Move over rice and wheat, here are the new-age grains
These trendy grains range from quinoa to the ancient cereals of our ancestors
What do you suppose was the staple crop of our ancestors? The only cereal mentioned in the Rig Veda? The everyday grain of the people of the Indus Valley Civilisation?
If you answered rice, you would be wrong. There is a long and honourable Indian tradition of rice cultivation (South Indians may not be thrilled to know that North Indians were the first rice-eaters; it spread to south much later).
If you answered ‘wheat’, you would be right; well, sort of. They have found enough evidence to suggest that wheat was a staple in Mohenjodaro. But excavations at later Indus Valley Sites have not shown any traces of wheat cultivation. And in any case, for all its macho, North Indian associations, wheat was no favourite of the early Aryans either. It doesn’t show up in the Rig Veda and turns up only in later Aryan literature.
The great staple cereal of our ancestors was, in fact, barley.
Yups, barley! That’s a grain that most of us do not eat today and whose Hindi name, jau, may actually be less familiar to readers of this column than the English word, barley .
In recent years, much has been said and written about ancient Indian grains. There has also been a move, in the West, to go beyond white rice and refined flour and to rediscover other grains. Frankly, I am as baffled as the next person by the sudden invasion of amaranth and quinoa, and many other grains that I had never heard of before.
So, if you share my bewilderment, here is a guide to the grains you will come across, some old, some new and some, even as ancient as the hype suggests .
Amaranth: Despite what you may hear, amaranth is not an ancient Indian grain. It is not even a grain at all and the only ‘Indians’ who ate it were South American ‘Indians’. Columbus brought the plant to Europe, colonialists planted it here and its leaves are eaten all over India. (Local names include bathua, chua, ramdhan and rajgira for the grains).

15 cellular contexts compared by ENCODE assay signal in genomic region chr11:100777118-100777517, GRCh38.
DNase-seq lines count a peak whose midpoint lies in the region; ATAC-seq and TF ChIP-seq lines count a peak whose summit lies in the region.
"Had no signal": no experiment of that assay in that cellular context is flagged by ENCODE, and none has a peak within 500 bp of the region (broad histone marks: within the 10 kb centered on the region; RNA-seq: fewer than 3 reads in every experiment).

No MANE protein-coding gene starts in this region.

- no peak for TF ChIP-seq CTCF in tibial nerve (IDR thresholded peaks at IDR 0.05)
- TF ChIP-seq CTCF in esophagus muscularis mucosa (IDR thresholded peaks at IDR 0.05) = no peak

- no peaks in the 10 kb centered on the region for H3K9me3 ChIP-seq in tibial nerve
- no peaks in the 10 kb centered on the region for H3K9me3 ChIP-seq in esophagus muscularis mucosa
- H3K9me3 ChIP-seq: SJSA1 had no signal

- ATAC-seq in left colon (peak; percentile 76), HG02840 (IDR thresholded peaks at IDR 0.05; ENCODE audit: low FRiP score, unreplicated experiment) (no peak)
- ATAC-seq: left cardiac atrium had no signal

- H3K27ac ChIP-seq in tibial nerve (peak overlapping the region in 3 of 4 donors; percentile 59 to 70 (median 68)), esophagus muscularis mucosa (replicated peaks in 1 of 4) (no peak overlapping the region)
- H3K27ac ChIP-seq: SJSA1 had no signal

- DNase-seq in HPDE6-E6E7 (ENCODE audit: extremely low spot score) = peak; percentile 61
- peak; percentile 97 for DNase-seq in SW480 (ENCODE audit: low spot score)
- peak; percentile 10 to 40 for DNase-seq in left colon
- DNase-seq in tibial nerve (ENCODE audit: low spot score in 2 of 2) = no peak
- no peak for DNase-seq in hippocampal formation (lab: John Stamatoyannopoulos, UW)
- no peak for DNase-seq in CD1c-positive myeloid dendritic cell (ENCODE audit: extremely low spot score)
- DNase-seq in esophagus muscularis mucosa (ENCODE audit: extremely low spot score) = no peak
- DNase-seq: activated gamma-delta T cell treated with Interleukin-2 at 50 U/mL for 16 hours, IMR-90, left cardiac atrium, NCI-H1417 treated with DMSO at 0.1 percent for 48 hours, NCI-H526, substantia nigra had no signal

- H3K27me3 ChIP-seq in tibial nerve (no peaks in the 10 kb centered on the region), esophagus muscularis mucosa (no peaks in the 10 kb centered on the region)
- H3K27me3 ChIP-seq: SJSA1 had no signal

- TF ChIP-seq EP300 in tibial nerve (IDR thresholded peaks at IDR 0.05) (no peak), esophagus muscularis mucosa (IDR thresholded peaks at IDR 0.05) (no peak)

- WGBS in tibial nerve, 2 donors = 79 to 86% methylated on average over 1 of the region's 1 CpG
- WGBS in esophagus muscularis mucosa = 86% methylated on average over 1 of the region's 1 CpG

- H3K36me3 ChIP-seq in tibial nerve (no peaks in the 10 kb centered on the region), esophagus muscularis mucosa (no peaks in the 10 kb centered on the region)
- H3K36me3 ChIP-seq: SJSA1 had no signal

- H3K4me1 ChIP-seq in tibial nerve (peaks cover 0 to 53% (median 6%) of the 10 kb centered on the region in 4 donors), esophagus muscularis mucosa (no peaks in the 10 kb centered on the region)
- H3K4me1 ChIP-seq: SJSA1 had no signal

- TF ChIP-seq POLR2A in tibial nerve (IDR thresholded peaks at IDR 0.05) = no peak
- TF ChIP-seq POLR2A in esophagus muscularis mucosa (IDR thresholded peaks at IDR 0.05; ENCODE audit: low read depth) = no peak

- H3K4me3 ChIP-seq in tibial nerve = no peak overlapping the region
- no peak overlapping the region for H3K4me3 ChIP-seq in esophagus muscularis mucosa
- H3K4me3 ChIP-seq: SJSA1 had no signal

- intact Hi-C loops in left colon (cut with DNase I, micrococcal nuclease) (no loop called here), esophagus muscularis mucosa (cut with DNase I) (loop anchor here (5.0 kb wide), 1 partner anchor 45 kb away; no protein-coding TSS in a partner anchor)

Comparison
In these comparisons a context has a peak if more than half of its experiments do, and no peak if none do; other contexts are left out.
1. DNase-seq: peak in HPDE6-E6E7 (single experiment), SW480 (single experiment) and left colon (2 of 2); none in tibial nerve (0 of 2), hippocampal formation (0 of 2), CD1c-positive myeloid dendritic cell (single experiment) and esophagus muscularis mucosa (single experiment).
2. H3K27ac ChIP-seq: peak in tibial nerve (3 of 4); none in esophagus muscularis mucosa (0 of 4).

Because it is not a real cereal, it has a high protein content and is gluten free. That explains its current fashionability.
Barley: For all the Rig Vedic associations, barley is best known these days as a raw material for booze: in the whisky and beer industry. Pot barley is the barley version of brown rice. The germ and bran are intact. Pearl barley, like white rice, has the bran removed.
Modern chefs use barley for risottos (I have had terrific barley risottos at both ATM and Annamaya in Delhi) and the texture can be amazing. It is low in gluten but not gluten-free.
Buckwheat: You may have come across this in our country, where the flour is called kuttu. But it is much more popular in other cuisines. The Russians make a variety of buckwheat dishes including blinis, the pancakes eaten with caviar. The Japanese use buckwheat for soba noodles. And in France, buckwheat is used for crepes.
Like many other fashionable so-called cereals, it is not really a grain at all and comes from a plant in the same family as rhubarb or sorrel. So it is gluten-free and probably healthier than normal wheat.
Corn: When I was a child, I used to be confused by the term corn. Did it mean ‘bhutta’ as I thought? Or was it something else? I was baffled because drawings in my school geography books showed a wheat-like plant. My teachers assured me that ‘bhutta’ was maize and that corn was different. (Before you ask, this was at Campion School in Mumbai).
Of course, my teachers were talking nonsense. Corn and maize are the same thing. The confusion could have arisen from the English habit of referring to any major grain crop as ‘corn’. Real corn is the same as maize which is the same as bhutta. As should be obvious, corn is not a grain but you can get flour from bhutta just as you can get cornflakes, and taco chips and God alone knows what else.